Will White was — and in some senses, still is — this man:
You, dear reader — likely bespectacled and alone in a little gray cubicle of life — will notice a strange tingling sensation in the anterior chambers of your eyeballs as you look at yonder picturegraph. This is the feeling of MAJESTY enrapturing your ocular cavities. Do not be alarmed, but do know you will likely require the visitation of a physician and/or mortician at some point today.
For above we have featured:
THE VERY FIRST EVER
GREAT MOMENT IN SPECTACLES HISTORY.
Yes, the faint, white circles around the honorable Will White’s eyes are nothing less than Baseball’s First Glasses (according to this spurious site). And couched appropriately beneath those darling rounds — why, the curled mustache of king.
Also he’s bald.
That, in the biz, is what we call, “A Grand Slamming.”
Will White was a pitcher for Red Caps, Reds, Wolverines, and Red Stockings, and pitched as old as age-31, which in modern years, is about 65 years old.
White’s career reached an obvious down-slope, however, when in 1885 he twirled a scant 293.1 innings of 3.53 ERA ball. A clearly broken man at that point, he pitched only three more games before presumably spending the rest of his days crawling through the depths of some grimy coal mine, drowning the sorrows of his ever-failing vision on cocaine-laced, alcohol-rich Coca-Cola.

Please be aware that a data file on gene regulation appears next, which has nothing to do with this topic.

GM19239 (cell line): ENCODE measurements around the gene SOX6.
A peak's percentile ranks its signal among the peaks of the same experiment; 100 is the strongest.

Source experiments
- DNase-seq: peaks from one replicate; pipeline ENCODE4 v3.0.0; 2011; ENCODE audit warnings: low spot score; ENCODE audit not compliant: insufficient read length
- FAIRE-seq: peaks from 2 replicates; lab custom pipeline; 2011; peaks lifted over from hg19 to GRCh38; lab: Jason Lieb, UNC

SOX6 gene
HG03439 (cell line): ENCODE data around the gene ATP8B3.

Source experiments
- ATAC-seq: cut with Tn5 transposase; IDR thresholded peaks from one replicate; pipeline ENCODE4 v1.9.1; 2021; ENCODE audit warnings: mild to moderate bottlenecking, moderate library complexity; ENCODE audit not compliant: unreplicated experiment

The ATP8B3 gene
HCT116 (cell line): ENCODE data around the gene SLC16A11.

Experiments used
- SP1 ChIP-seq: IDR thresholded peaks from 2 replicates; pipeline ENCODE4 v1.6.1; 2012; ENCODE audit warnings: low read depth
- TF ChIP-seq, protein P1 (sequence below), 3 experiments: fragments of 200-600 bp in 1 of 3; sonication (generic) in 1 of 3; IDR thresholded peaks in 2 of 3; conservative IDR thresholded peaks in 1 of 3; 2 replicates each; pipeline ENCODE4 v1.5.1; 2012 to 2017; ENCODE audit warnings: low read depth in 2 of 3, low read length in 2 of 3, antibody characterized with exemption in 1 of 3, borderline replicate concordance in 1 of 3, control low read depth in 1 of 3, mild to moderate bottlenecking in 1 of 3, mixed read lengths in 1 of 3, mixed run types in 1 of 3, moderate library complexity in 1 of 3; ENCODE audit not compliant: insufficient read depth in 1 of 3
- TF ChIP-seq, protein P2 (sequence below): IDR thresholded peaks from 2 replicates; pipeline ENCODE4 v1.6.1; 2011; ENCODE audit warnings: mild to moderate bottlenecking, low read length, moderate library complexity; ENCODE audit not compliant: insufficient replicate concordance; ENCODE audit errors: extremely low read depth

The brother of this man, Deacon White, obviously got the first hit in the first inning of the first professional game in history.
And, unsurprisingly as Science has led us to understand that the Mustachioed Gent is in every wear Superior to the Smooth Lipped Ninny, the good Deacon White sports a lip fur salaried not only to catch soups, but fast- and curve-balls as well:
Why of course Deacon played for the Forest Citys, Bisons, and Alleghenys. What else would you expect?